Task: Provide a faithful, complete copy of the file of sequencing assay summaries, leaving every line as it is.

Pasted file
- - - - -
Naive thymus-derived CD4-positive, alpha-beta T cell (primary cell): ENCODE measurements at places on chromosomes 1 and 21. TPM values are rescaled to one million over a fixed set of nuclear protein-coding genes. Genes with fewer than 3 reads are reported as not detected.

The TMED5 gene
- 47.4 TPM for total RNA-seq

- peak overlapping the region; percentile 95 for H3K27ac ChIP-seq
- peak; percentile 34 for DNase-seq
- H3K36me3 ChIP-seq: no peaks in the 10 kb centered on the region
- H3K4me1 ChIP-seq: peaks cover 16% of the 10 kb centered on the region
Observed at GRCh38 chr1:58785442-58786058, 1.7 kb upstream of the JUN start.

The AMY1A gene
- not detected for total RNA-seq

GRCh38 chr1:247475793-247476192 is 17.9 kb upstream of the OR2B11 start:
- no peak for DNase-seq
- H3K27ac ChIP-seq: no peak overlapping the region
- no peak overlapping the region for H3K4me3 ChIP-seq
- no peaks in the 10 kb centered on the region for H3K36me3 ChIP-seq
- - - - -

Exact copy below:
Naive thymus-derived CD4-positive, alpha-beta T cell (primary cell): ENCODE measurements at places on chromosomes 1 and 21. TPM values are rescaled to one million over a fixed set of nuclear protein-coding genes. Genes with fewer than 3 reads are reported as not detected.

The TMED5 gene
- 47.4 TPM for total RNA-seq

- peak overlapping the region; percentile 95 for H3K27ac ChIP-seq
- peak; percentile 34 for DNase-seq
- H3K36me3 ChIP-seq: no peaks in the 10 kb centered on the region
- H3K4me1 ChIP-seq: peaks cover 16% of the 10 kb centered on the region
Observed at GRCh38 chr1:58785442-58786058, 1.7 kb upstream of the JUN start.

The AMY1A gene
- not detected for total RNA-seq

GRCh38 chr1:247475793-247476192 is 17.9 kb upstream of the OR2B11 start:
- no peak for DNase-seq
- H3K27ac ChIP-seq: no peak overlapping the region
- no peak overlapping the region for H3K4me3 ChIP-seq
- no peaks in the 10 kb centered on the region for H3K36me3 ChIP-seq